Many MBA applicants feel that they are purchasing a brand when choosing a business school, but the educational experience is what is crucial to your future, and no one will affect your education more than your professors. Each Wednesday, we profile a standout professor as identified by students. Today, we focus on Raymond Fisman from Columbia Business School (CBS).
Ranked among “The Best 40 B-School Profs Under the Age of 40” by Poets&Quants, Raymond Fisman (“The Private Sector & International Development” and “Managerial Economics”) is best known for taking a somewhat unique behavioral angle to his research, examining what he calls “economic gangsters.” Fisman’s book Economic Gangsters: Corruption, Violence, and the Poverty of Nations (Princeton University Press, 2008) reexamines the term “gangster” alongside the opportunistic context of global economic development. In addition to contributing a monthly column to Slate magazine, Fisman has had his work featured in publications as varied as The New York Times, al Jazeera and Shanghai Daily. Poets & Quants quotes a student from the Class of 2005, who says that Fisman “shows you how economics can be used to parse a wide variety of complex business and public policy issues. He also challenges you to do the best work you have ever done.”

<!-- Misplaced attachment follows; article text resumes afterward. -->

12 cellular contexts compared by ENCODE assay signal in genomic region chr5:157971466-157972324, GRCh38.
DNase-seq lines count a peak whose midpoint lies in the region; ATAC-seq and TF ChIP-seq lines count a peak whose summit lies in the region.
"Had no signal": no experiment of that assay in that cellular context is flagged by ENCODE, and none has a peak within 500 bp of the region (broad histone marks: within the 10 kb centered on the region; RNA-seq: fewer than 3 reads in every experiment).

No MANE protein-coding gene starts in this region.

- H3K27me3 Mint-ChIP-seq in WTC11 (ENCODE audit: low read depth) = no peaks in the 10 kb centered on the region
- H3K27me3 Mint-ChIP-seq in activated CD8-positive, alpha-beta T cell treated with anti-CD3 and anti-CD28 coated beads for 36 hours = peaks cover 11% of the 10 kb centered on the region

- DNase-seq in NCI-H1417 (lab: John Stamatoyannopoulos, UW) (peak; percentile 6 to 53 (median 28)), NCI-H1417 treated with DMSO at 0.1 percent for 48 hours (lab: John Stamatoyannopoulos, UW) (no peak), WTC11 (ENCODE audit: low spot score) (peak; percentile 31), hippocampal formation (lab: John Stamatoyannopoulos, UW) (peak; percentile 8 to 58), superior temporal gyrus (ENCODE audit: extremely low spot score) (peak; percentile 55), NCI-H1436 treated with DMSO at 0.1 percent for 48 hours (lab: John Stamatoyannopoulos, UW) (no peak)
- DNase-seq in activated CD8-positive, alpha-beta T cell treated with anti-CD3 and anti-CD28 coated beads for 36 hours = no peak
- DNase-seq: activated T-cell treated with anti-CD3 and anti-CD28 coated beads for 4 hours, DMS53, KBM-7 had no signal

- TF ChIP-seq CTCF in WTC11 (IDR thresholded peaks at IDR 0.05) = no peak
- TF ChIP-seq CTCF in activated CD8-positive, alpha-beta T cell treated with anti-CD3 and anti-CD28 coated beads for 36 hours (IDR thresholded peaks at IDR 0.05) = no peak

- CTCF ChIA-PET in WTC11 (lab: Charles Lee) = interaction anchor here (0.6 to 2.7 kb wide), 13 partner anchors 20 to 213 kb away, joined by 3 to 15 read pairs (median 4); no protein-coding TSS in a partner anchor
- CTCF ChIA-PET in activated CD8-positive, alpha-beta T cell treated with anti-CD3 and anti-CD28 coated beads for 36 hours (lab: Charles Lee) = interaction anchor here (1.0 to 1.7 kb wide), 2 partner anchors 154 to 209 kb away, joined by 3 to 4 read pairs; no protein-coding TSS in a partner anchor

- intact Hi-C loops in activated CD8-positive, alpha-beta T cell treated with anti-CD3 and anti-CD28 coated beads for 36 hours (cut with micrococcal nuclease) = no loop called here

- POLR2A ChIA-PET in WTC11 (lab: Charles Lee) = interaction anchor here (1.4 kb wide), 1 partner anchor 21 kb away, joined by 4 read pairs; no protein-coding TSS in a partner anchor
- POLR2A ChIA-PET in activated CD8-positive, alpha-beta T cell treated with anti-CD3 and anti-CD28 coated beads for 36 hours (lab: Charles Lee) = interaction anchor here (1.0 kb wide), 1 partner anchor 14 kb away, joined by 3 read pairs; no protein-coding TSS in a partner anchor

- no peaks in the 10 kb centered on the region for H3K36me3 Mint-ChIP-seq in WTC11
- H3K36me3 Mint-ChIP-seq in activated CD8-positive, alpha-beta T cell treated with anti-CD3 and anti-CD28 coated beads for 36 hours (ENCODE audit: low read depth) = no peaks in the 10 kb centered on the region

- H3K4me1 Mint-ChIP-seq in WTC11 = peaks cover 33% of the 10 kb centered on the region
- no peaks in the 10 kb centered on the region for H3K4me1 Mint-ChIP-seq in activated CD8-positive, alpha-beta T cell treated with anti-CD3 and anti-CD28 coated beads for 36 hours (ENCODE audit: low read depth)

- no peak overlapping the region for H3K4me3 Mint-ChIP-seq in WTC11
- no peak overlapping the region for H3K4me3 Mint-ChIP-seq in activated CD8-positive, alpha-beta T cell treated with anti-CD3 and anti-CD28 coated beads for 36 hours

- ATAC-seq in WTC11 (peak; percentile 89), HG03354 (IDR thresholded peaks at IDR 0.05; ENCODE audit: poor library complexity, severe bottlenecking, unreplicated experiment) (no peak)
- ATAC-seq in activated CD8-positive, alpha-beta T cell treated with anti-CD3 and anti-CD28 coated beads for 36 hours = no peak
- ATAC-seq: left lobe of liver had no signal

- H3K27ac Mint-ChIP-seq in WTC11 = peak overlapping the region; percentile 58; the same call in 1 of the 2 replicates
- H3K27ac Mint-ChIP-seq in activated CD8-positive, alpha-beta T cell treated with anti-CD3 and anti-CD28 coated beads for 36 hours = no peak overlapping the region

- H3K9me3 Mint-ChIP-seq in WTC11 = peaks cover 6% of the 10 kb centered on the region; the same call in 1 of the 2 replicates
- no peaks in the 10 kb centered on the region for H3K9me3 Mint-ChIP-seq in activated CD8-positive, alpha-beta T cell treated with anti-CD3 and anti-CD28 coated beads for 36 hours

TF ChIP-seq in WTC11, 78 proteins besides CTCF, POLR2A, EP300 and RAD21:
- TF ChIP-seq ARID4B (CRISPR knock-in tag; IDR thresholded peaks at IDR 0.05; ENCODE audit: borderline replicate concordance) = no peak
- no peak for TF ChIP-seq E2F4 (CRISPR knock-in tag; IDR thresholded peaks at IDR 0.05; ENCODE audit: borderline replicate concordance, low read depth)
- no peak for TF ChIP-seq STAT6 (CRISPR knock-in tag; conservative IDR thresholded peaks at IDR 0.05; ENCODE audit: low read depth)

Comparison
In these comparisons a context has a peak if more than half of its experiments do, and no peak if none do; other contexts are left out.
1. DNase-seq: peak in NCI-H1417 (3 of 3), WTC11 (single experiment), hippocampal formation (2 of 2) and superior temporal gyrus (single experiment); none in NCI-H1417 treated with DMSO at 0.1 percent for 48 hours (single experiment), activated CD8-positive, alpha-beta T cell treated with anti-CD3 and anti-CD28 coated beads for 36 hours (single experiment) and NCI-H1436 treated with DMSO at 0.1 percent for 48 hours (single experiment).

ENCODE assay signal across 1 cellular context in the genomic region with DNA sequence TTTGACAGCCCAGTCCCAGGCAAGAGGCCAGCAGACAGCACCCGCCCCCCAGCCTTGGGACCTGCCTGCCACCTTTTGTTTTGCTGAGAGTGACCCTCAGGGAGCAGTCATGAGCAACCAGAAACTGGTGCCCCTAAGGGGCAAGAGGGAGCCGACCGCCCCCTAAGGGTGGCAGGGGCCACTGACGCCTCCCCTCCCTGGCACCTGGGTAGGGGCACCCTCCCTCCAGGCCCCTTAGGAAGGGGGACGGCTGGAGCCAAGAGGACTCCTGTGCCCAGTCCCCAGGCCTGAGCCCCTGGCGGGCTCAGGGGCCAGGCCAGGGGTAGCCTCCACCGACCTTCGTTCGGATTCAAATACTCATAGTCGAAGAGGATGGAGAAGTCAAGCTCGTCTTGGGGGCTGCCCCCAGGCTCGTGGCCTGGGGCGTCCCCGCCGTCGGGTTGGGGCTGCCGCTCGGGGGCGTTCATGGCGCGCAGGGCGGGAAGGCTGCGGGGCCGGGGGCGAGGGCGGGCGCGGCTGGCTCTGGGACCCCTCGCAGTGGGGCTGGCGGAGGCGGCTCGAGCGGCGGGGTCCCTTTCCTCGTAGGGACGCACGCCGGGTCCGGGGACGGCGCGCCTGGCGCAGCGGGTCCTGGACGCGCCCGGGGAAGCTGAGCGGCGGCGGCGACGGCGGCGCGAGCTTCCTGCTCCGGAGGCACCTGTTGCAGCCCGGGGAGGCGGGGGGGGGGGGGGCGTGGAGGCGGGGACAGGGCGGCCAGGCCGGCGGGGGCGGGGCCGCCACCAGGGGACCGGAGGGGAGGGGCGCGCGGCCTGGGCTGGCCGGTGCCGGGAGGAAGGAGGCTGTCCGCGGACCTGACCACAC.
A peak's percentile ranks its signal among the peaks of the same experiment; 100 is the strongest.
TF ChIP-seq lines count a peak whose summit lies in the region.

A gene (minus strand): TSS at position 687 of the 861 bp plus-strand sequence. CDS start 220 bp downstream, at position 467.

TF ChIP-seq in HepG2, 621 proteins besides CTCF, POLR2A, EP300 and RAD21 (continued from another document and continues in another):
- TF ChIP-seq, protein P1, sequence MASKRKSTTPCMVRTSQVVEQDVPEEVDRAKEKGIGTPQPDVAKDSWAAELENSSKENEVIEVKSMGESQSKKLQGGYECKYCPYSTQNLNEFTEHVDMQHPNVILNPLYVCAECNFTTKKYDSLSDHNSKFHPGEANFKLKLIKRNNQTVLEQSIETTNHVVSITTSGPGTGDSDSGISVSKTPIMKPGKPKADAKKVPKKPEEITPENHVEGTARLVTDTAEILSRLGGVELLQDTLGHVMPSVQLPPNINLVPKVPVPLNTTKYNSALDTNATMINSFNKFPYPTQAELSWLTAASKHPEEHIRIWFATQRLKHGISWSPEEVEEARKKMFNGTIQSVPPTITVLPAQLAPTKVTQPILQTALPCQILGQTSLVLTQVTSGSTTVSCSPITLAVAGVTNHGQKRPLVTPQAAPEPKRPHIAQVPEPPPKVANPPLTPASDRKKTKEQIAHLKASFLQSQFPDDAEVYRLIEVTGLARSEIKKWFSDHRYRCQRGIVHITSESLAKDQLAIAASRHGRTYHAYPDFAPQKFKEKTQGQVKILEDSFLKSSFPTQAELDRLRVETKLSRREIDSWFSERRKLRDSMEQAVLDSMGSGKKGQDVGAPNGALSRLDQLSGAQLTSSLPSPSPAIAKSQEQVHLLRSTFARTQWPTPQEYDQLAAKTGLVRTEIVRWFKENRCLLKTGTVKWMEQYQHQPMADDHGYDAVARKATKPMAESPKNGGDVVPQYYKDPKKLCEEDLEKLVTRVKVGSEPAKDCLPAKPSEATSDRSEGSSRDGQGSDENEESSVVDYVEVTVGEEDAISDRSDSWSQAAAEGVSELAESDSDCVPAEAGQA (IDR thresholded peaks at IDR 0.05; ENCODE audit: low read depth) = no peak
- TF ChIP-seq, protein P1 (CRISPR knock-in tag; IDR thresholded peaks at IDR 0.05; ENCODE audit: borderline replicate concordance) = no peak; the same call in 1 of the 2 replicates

For more information on the defining characteristics of the MBA program at CBS or one of 15 other top business schools, please check out the mbaMission Insider’s Guides.